normalize electrolytes while maintaining an acceptable but somewhat reduced
intravascular volume. Full correction of the intravascular volume deficit may
lead to an unacceptable increase in the amount of third space fluid
- Chronic Phase:
After the acute phase is successfully managed as above, excessive fluid
accumulation in the third space should be limited by instituting severe
potassium, sodium, and fluid restriction.
- Resolution Phase:
As third space fluid returns to the intravascular compartment, a fall in
hematocrit and increasing urinary output are observed in the absence of any
increase in intake. Peripheral and/or pulmonary edema may result if the kidneys
are unable to excrete third space fluid as rapidly as it is mobilized.
Diuretics may be indicated during the resolution phase, if necessary, to combat
Do not remove ascitic, pleural, and pericardial fluid
unless there is the necessity to relieve symptoms such as pulmonary distress or
OHSS increases the risk of injury to the ovary. Pelvic
examination or intercourse may cause rupture of an ovarian cyst, which may
result in hemoperitoneum, and should be avoided.
If bleeding occurs and requires surgical intervention,
the clinical objective should be to control the bleeding and retain as much
ovarian tissue as possible. A physician experienced in the management of this
syndrome, or who is experienced in the management of fluid and electrolyte
imbalances, should be consulted.
In a clinical study of induction of ovulation indication,
6 of 72 (8.33%) BRAVELLE® treated women developed OHSS and 2 were
classified as severe. In a clinical study for the development of multiple
follicles as part of an IVF cycle, 3 of 60 women treated with BRAVELLE® developed
OHSS and 1 was classified as severe.
Pulmonary And Vascular Complications
Serious pulmonary conditions (e.g., atelectasis, acute
respiratory distress syndrome) have been reported in women treated with
gonadotropins. In addition, thromboembolic events both in association with, and
separate from, the Ovarian Hyperstimulation Syndrome have been reported in
women treated with gonadotropins. Intravascular thrombosis and embolism, which
may originate in venous or arterial vessels, can result in reduced blood flow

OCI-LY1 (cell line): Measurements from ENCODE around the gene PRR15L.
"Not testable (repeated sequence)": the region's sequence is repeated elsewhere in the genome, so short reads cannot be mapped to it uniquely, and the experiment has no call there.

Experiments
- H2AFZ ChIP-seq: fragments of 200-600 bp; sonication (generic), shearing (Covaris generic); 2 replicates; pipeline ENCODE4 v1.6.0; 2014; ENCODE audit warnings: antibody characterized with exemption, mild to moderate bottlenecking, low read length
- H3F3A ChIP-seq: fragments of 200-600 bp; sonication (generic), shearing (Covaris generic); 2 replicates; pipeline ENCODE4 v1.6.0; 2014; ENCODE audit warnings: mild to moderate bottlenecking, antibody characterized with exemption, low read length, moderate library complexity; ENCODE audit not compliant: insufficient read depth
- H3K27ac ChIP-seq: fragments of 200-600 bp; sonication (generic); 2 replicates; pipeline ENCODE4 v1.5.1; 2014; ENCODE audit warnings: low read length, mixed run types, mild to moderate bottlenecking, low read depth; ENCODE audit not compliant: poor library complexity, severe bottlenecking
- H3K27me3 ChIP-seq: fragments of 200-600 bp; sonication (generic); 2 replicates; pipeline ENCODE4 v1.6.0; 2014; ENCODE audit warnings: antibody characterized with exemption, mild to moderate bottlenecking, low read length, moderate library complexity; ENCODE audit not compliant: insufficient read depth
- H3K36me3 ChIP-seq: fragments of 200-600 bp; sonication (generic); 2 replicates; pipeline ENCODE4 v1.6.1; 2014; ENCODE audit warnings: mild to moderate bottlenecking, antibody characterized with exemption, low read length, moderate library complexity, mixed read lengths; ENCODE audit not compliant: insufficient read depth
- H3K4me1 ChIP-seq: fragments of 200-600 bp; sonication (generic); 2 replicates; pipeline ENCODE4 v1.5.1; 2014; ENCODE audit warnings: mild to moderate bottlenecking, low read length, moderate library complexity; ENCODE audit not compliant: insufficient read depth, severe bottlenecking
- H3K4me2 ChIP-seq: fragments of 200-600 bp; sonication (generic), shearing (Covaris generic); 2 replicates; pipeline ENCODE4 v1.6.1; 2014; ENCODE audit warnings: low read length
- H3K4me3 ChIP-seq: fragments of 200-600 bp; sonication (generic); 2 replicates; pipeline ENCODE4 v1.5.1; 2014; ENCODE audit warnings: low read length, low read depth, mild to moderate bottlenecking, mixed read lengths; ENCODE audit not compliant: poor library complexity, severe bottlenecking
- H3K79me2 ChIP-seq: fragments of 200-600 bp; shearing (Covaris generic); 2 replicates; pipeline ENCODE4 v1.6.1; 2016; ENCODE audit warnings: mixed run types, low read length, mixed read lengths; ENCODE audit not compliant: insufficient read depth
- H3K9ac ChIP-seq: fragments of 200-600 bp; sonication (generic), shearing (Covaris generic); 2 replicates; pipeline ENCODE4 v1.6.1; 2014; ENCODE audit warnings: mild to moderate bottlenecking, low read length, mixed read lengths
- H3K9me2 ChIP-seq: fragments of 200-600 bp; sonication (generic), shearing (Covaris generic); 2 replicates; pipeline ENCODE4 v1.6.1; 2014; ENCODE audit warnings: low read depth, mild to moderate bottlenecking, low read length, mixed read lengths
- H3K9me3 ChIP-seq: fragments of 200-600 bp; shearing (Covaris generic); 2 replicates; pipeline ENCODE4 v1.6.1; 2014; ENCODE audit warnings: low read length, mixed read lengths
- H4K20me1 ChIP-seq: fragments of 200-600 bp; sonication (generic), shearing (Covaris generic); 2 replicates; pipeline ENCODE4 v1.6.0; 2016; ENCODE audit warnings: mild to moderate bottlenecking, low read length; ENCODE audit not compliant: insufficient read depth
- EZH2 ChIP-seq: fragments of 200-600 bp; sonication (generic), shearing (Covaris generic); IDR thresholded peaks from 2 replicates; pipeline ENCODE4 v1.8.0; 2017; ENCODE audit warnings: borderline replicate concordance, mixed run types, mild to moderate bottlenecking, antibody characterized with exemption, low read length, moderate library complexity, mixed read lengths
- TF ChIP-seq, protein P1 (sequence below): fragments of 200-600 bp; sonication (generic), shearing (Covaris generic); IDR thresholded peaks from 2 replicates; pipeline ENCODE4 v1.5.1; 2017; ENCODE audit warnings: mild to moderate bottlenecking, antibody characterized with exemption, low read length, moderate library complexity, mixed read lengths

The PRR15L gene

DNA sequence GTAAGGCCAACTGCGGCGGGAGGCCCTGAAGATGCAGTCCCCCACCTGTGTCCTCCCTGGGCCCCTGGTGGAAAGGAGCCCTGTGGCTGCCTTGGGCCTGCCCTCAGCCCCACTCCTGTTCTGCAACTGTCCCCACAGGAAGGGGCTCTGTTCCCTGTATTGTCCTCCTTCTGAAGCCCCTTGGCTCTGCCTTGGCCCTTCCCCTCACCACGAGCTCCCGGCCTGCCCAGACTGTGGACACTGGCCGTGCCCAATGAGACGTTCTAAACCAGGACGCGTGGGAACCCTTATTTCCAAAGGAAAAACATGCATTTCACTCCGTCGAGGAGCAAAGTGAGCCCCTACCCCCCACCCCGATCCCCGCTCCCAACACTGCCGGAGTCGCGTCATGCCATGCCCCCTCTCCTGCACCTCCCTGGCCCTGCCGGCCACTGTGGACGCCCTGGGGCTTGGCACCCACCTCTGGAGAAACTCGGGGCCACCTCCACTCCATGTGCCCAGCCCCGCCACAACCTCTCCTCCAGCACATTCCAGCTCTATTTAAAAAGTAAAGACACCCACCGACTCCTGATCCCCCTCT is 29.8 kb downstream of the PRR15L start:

to critical organs or the extremities. Women with generally recognized risk
factors for thrombosis, such as personal or family history, severe obesity, or
thrombophilia, may have an increased risk of venous or arterial thromboembolic
events during or following treatment with gonadotropins. Sequelae of such
reactions have included venous thrombophlebitis, pulmonary embolism, pulmonary
infarction, cerebral vascular occlusion (stroke), and arterial occlusion
resulting in loss of limb and rarely in myocardial infarctions. In rare cases,
pulmonary complications and/or thromboembolic events have resulted in death. In
women with recognized risk factors, the benefits of ovulation induction and
assisted reproductive technology need to be weighed against the risks.
Pregnancy also carries an increased risk of thrombosis.
Ovarian torsion has been reported after treatment with
gonadotropins. This may be related to OHSS, pregnancy, previous abdominal
surgery, past history of ovarian torsion, previous or current ovarian cyst and
polycystic ovaries. Damage to the ovary due to reduced blood supply can be
limited by early diagnosis and immediate detorsion.
Multi-fetal Gestation And Birth
Multi-fetal gestation and births have been reported with
all gonadotropin therapy including therapy with BRAVELLE® .
In a controlled study of 72 patients undergoing induction
of ovulation, 66.7% of pregnancies of women treated with subcutaneous BRAVELLE®
were multiples, while 28.6% of pregnancies in women treated with
intramuscular BRAVELLE® were multiples.
In a controlled study of 60 patients undergoing IVF,
34.8% of pregnancies of women treated with subcutaneous BRAVELLE® were
multiples. Before beginning treatment with BRAVELLE®, advise the
woman and her partner of the potential risk of multi-fetal gestation and birth.
The incidence of congenital malformations after some ART
[specifically in vitro fertilization (IVF) or intracytoplasmic sperm injection